Analysis News

Syria

  • The dark heart of Israel's regional military policy

    When you believe your enemies hate you more than they love their children, as Golda Meir put it, there's no real deterrence against them; you have to keep bombing. Most people in the West, I’d say, think that if Israel gives up the occupation, it will be healed. It will no longer be a danger to others and itself. Unfortunately, that’s not the case, and additional proof of this came Monday night when Israeli jet bombers again struck Hezbollah in Lebanon. The attack was another reminder that even if Israel were to get out of the West Bank and adopt…

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  • PHOTOS: Devastation in Damascus Palestinian refugee camp

    After months under siege, humanitarian aid finally reached the Yarmouk Palestinian refugee camp in war-torn Damascus this week. UNRWA on Wednesday released photos of the camp, showing the devastation and desperation that has taken hold there after years of civil war and months under siege. "It is impossible not to be touched by the apocalyptic scenes emerging from the Palestinian refugee camp of Yarmouk in Damascus, besieged and cut off for months," said UNRWA Spokesman Chris Gunness. Late last year, +972 reported on the siege and starvation in and around Yarmouk. Read more here.   Related: After chemical attack, Damascus…

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  • Israel, the Jews and Syria: A moral imperative

    The Jewish state has always relied on its 'schnorr' abilities in order to raise funds from Jewish communities throughout the world. Israel should now use these abilities in order to establish an international Jewish appeal for Syrian refugees. By Ilan Manor Conventional Israeli wisdom has it that the world has lost interest in Syria and its ongoing civil war. This belief was best exemplified last week by Israel's Channel 10 whose news department aired a newscast dealing with the chaos in Syria. The news segment, prepared by Arab affairs correspondent Zvi Yehezkeli, delivered a simple message - the world has…

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  • After chemical attack, Damascus suburbs face starvation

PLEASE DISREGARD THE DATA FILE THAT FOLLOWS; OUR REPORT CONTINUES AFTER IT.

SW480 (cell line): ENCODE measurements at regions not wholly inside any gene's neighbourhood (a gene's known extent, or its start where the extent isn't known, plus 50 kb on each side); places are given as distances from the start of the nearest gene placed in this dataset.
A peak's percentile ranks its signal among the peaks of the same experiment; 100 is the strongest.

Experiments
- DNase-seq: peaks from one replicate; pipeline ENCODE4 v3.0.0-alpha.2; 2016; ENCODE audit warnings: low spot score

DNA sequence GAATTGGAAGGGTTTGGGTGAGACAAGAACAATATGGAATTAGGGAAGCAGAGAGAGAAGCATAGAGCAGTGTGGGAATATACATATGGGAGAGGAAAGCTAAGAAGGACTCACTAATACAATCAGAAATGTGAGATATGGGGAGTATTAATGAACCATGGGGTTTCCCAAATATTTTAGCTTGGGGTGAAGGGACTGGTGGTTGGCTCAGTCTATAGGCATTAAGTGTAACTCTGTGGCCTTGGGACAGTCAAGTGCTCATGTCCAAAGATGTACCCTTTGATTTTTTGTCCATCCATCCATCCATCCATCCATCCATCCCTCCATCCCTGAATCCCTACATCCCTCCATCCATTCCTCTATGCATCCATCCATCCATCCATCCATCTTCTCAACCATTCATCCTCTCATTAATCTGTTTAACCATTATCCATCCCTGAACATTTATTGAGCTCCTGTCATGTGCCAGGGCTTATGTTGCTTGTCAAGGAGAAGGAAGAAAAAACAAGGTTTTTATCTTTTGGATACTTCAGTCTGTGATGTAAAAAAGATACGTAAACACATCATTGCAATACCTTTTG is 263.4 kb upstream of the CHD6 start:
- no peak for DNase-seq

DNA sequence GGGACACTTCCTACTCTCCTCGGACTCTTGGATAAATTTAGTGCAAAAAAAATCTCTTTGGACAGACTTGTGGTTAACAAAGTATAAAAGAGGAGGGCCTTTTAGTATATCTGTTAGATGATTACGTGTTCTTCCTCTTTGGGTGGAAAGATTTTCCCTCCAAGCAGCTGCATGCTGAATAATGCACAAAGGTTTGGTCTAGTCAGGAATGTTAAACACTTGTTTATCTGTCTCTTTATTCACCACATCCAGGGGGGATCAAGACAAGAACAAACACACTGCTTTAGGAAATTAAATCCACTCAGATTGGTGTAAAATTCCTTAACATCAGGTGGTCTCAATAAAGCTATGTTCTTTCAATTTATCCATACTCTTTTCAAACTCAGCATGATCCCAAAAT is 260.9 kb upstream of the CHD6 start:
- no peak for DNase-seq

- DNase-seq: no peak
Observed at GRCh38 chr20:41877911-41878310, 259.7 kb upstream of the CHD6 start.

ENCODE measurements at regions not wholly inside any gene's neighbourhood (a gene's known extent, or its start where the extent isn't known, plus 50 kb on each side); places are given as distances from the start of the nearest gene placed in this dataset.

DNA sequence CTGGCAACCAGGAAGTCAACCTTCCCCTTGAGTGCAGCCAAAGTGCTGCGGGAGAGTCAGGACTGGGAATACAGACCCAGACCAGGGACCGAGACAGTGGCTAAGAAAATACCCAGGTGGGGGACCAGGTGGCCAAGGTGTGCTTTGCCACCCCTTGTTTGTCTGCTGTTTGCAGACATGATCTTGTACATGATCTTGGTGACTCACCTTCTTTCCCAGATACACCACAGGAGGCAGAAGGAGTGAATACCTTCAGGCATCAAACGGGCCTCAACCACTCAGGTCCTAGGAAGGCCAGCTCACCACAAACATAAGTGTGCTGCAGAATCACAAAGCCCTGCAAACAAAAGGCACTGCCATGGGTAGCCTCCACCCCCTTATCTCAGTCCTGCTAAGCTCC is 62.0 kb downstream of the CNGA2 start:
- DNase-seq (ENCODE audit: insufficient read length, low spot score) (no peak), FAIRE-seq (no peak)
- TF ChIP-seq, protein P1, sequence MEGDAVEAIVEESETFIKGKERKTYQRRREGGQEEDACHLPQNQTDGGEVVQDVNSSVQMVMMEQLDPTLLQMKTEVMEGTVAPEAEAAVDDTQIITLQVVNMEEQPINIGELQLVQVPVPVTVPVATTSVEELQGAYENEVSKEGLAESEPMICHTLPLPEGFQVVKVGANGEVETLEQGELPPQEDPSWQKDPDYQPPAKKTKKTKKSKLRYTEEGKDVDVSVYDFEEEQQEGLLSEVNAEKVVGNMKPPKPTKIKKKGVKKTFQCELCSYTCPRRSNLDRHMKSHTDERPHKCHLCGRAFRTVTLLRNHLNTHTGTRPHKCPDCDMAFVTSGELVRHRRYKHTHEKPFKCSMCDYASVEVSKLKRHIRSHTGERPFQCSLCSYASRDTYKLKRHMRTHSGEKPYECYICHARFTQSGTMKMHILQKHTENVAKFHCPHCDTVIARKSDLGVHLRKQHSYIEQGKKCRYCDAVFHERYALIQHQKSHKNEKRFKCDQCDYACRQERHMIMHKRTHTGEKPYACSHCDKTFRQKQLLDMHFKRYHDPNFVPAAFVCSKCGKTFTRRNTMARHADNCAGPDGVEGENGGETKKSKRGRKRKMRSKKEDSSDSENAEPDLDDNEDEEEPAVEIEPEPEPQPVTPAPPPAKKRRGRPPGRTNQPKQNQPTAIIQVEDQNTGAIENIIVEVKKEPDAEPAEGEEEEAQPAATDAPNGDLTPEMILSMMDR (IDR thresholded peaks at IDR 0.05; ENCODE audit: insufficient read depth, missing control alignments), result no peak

Since the beginning of 2013, Assad's forces have laid siege on the suburbs of the capital known as Ghouta, which was the target of a chemical weapons attack earlier this summer. Regime forces are stopping food and other goods from coming in and as winter approaches, activists are warning that the situation is about to get even worse. By Elizabeth Tsurkov The chemical weapons attack on the eastern and southern outskirts of Damascus (collectively known as Ghouta) have garnered a great deal of international attention over the past month. While pundits and experts discussed the imminent American-led strike on regime…

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  • Syria: The moral imperative to act

    Some left-wing writers and spokespeople look to Syria and see Vietnam. They are terribly wrong. The moral and historic duty of any progressive person is to stand by the Syrian people's struggle for freedom and help them topple the genocidal Assad regime. By Assaf Adiv (translated from Hebrew by Ann Lavi) The U.S.-Russian Geneva agreement on disarming Syria of chemical weapons, signed in mid-September, has postponed the showdown with the Assad regime. As the world watches how this new collaboration between Putin and Obama works out, the real question for the Syrian people remains as before: how to end the killing.…

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  • Obama puts U.S. on collision course with Russia

    The Syria crisis doesn’t look like it’s going away. It looks like it’s escalating.   What if Russia doesn’t get Assad to hand over his entire chemical weapons arsenal, as Obama – backed loudly, of course, by Netanyahu – is demanding? Is Obama going to bomb Syria like he’s been threatening? At this point, with Putin so deeply involved in trying to prevent an American attack, and with Washington and Moscow now walking hand-in-hand at the front of this crisis, a US strike on Syria would risk a US war with Russia. Yet does anyone believe Assad is going to…

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  • U.S. Jewish groups use Holocaust guilt to push for Syria strike